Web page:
Onions propagate through seeds, transplants and sets (bulbs). Purchase onion bulb sets from garden centers and nurseries in the spring, which is the best time to plant onions. Planting onion bulbs early in the spring gives you the option of harvesting early for green onions or later in the summer for mature onions. Plant onion bulbs in your spring garden as soon as the threat of winter frost is over.
Sort the onion bulbs by size. Pick out all of the bulbs that are about the size of a dime and plan to plant these in the same area. The small bulbs will produce large bulbs (onions). Group all of the bulbs together that are larger than a dime and plan to plant these for an early harvest of onion greens. Large bulbs will not produce mature onions.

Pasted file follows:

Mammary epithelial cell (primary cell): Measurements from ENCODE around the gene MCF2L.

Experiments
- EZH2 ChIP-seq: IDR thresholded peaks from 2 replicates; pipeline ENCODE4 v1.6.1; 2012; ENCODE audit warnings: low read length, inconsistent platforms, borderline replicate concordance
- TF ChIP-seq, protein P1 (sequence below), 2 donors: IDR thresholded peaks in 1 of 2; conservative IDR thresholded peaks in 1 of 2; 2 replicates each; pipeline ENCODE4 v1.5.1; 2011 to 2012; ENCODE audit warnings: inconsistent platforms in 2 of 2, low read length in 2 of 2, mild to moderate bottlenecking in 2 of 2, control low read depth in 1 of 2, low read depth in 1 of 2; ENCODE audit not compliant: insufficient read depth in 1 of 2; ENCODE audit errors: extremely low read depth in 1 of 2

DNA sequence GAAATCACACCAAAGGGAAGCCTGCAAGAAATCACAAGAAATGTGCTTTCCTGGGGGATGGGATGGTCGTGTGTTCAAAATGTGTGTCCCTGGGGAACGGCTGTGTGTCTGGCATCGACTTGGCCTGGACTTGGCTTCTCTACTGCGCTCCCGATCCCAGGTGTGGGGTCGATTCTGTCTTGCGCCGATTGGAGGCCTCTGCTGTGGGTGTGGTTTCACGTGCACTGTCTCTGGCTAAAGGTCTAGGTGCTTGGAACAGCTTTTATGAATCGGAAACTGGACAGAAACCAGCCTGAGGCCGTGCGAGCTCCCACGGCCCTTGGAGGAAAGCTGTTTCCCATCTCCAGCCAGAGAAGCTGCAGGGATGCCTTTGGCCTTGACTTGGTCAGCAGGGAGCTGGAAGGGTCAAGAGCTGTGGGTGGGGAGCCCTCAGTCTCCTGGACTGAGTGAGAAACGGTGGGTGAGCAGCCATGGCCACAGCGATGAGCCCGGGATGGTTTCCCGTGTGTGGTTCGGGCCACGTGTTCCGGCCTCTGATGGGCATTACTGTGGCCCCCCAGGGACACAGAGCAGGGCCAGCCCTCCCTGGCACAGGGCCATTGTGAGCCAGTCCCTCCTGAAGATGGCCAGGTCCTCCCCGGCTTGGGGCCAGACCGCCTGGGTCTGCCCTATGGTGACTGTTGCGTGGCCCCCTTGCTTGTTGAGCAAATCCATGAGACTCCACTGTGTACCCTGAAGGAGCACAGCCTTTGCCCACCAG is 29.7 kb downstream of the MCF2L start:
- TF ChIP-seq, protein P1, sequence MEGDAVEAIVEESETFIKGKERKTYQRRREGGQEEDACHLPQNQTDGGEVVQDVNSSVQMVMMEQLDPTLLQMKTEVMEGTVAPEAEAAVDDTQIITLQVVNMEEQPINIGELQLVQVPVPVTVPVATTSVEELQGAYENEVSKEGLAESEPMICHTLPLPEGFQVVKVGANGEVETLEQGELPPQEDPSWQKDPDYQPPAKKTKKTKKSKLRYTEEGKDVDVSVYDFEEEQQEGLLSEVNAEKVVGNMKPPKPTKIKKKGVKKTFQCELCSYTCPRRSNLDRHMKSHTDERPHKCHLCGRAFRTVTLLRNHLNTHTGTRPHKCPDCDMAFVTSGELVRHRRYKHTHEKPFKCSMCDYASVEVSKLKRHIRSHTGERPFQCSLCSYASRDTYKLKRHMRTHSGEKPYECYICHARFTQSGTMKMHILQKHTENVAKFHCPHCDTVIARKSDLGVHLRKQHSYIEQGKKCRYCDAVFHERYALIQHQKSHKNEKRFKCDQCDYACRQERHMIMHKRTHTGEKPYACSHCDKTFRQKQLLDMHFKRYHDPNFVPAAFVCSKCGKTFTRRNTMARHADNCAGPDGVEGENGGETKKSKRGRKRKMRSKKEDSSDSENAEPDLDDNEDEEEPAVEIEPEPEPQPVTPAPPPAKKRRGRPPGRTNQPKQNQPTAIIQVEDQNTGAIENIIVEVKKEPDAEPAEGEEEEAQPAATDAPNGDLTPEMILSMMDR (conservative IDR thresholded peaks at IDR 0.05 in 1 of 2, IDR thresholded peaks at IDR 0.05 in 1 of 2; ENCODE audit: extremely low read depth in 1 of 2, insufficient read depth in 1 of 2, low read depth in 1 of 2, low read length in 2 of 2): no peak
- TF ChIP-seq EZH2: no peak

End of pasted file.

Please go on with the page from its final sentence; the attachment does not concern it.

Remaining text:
Prepare the soil for planting. Onions prefer a 5.5 to 6.5 soil pH. Test the soil using a soil testing kit from a garden center or nursery.
Break up the soil with a pitchfork and add the required amendment. If the soil test reveals a pH below 5.5, amend with lime. If the pH measures above 6.5, add peat moss to the soil. Add either amendment according to manufacturer's instructions.
Dig holes for the dime-sized onion bulbs 2 inches deep, 1 inch apart. Dig holes for the larger onion bulbs ½ inch deep, with 4 inches between holes. Place the bulbs in the holes, neck up. Backfill the holes with the necks barely showing above the soil line.
Apply a 3-inch layer of mulch around the onions to help with water retention. Mulching also reduces weed growth. Use straw or bark chips for mulch.
Water the onions immediately after planting with a soaker hose. The soaker hose will force the water down into the soil for deep watering. Keep the soil damp to a depth of 18 inches. Apply a 21-0-0 fertilizer after the first watering. Apply the fertilizer according to package instructions.